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Art. 14.-To find the tonnage of a ship. Rule.-Multiply the length of the keel by the breadth of tho heam, and that product by the depth of the hold, and divide the last roduct by 95, and the quotient is the tonnage.

EXAMPLE

Suppose a ship 72 feet by the keel, and 24 feet by the beam and 12 feet deep; what is the tonnage ?

72X24x 1295=218,2+tons. Ans.

RULE II.

Multiply the length of the keel by the breadth of the beam, and bat product by half the breadth of the beam, and divide by 95.

EXAMPLE.

A ship 84 feet by the keel, 28 feet by the beam; what is 112 tonnage? 84 x 28 x 14:95=350,29 tons. Ans. 2 lrt. 15.—From the proof of any cable, to find the strength

of another. RULE.—The strength of cables, and consequently the weights of heir anchors, are as the cube of their peripheries. Therefore ; As the cube of the periphery of any cable,

Is to the weight of its anchor;
So is the cube of the periphery of any other cable,
To the weight of its anchor.

EXAMPLES. 1. If a cable 6 inches about, require an anchor of 21 cwt. of what wcight must an anchor be for a 12 inch cable ? As 6 x 6 x 6 : 24 cwt. : : 12 x 12 x 12 : 18 cut. Ans.

2. If a 12 inch cable require an anchor of 18 cwt. what nust the circumference of a cable be, for an anchor of 21 ewt. ? cut.

cut.

in. As 18 : 12 x 12 x 12 : : 2,25 : 216 9216=6 Ans. ART. 16.-Having the dimensions of two similar built ships

of a different capacity, with the burthen of one of them, to find the burthen of the other.

RULE. The burthens of similar built ships are to each other, the cubes of their like dimensions.

EXAMPLE. If a ship of 300 tons burthen be 75 feet long in the ke I deniand the burthen of another ship, whose keel is 1 feet long?

. T.cwt. grs. lb. As 75x75x75:300 : : 100 x 100 x 100:711 2 0 24

DUODECIMALS,

OR CROSS MULTIPLICATION, IS a rule made use of by workmen and artificers in casi ing up the contents of their work.

RULE. 1. Under the mulplicand write the corresponding deno minations of the multiplier.

2. Multiply each term into the multiplicand, begivning at the lowest, by the highest denomination in the multiplier and write the result of each under its respective term; ob serving to carry an unit for every 12, from each lower dos nomination to its next superior.

3. In the same mamner multiply all the multiplicand lus the inches, or second denomination, in the multiplier, and set the result of each term one place removed to the righ: hand of those in the multiplicand.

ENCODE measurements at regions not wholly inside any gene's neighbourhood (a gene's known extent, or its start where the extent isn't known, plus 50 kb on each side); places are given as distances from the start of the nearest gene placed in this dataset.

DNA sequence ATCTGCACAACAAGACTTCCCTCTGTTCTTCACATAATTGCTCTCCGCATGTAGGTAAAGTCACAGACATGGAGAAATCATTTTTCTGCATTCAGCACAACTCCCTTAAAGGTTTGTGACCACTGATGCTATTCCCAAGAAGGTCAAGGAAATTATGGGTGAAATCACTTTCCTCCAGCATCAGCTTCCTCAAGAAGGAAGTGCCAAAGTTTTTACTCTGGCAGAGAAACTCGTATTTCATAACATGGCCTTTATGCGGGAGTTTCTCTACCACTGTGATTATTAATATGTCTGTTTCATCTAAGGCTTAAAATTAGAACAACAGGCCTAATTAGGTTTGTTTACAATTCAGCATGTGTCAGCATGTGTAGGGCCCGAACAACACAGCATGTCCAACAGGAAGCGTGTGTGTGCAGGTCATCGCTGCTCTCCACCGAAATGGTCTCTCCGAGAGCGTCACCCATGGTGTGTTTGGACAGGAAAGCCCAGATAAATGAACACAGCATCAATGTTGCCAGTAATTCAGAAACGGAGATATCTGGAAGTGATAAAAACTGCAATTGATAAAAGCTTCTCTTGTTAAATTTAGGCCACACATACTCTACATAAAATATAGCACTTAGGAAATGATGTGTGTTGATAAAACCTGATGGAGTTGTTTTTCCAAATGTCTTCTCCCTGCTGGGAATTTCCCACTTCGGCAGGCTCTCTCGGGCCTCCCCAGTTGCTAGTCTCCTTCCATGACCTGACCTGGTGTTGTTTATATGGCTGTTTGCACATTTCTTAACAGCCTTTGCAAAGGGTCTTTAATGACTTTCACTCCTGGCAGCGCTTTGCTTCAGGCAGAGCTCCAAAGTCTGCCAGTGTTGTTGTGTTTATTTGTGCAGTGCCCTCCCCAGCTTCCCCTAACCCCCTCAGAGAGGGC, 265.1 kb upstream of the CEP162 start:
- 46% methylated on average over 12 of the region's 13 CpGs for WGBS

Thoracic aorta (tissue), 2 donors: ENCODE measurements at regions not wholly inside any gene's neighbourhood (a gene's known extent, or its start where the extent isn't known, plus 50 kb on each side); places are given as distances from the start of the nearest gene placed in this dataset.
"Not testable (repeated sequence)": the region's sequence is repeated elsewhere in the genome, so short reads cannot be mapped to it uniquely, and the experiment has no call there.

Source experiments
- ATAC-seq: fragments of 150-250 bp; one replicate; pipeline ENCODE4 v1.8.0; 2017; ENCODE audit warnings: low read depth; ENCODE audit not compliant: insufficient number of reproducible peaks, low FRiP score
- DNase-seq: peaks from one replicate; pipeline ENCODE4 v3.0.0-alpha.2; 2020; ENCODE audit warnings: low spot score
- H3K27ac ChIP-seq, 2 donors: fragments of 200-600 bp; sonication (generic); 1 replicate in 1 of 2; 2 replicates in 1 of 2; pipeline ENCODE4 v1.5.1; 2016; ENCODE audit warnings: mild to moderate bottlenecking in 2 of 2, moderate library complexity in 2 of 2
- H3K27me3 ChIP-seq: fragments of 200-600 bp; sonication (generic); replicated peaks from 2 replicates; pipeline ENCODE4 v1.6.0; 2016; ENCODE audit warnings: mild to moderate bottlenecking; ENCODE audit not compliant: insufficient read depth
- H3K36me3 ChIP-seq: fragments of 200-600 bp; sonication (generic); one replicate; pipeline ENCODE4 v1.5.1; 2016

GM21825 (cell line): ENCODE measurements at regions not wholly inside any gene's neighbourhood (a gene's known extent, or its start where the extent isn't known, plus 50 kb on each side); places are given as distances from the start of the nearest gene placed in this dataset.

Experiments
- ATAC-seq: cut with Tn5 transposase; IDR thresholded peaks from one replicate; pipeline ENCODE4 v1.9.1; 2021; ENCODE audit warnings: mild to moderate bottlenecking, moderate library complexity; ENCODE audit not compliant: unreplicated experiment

4. Do the same with the seconds in the multiplier, setting the result of each term two places to the right hand of those in the multiplicand, &c.

EXAMPLES.
F.I.. F.I. F. 1.

F.I.
Multiply 7 3 75 46 97
By 47 39 58 97
290" 27 9 9

91 10 1
4 2 9

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Product, 33 2 9

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TO MEASURE LOADS OF WO01), Rule.-Multiply the length by the breadth, and the product by the depth or height, which will give the content in solid feet; of wk ch 64 make half a cord, and 128 a cord.

EXAMPLE. Ilow many solid feet are contained in a load of wood. 7 feet 6 inches long, 4 feet 2 inches wide, and 2 feet 3 inches high?

7 ft. 6 in.=7,5 and 4 ft. 2 in. =4,167 and 2 ft. 3 in = 2.25 ; then, 7,5 x 4,167=31,2525 X 2,25=70,318125 solid feet, Ans.

But loads of wood are commonly estimated by the foot. allowing the load to be 8 feet long, 4 feet wide, and then 2 feet high will make half a cord, wbich is called 4 feet of wood; but if the breadth of the load be less than 4 feet, its height must be increased so as to make half a cord, wnich is still called 4 feet of wood.

By measuring the breadth and height of the load, the content may be found by the following

Rule.-Multiply the breadth by the height, and half the product will be the content in feet and inches.

EXAMPLE. Required the content of a load of wood which is 3 feet 9 inches wide and 2 feet 6 inches high. By Duodecimals. By Decimals. F. in.

F. 3 9

3,75 2 6

.

2,5

1875 1 10 6

750 94. 6

9,375

--- F. in. Ans 4 8. 3 4,68754 81 or half a cord and El

inches oor. The foregoing method is concise and easy to those who are well acquainted with Duodea.nals, but the following table will give ho sontent of any load of wood, by inspection only, sufficiently exant for common practico; which will be found ver Ennvenient.

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TO USE THE FOREGOING TABLE. First measure the breadth and height of your load to the nearest average inch; then find the breadth in the left hand column of the table, then move co the right on the same line till you come under the height in feet, and you will have the content in inches, answering the feet, to which add the content of the inches on the right and divide the sum by 12, and you will have the true routent of the load in feet and inches.

Note: The contents answering the inches being always small, may ge added by inspection.

EXAMPLES 1. Admit a load of wood is 3 feet 4 inches wide, and 2 feet 10 inches nugove required the content.-

Thus, ag:ust 3 feet 4 inches, and under 2 feet, stands 40 inches; and un der 10 inches at lop, stands 17 inches: then 40+17557, true content in inches, which divide br 12, rives 4 feet 9 inches, the answer.

2. Tize leadth being 3 fet, and height 2 feet 8 inches; required the content

Thus, with breadth 3 loet 0 inches, and under 2 feet ator, stando 36

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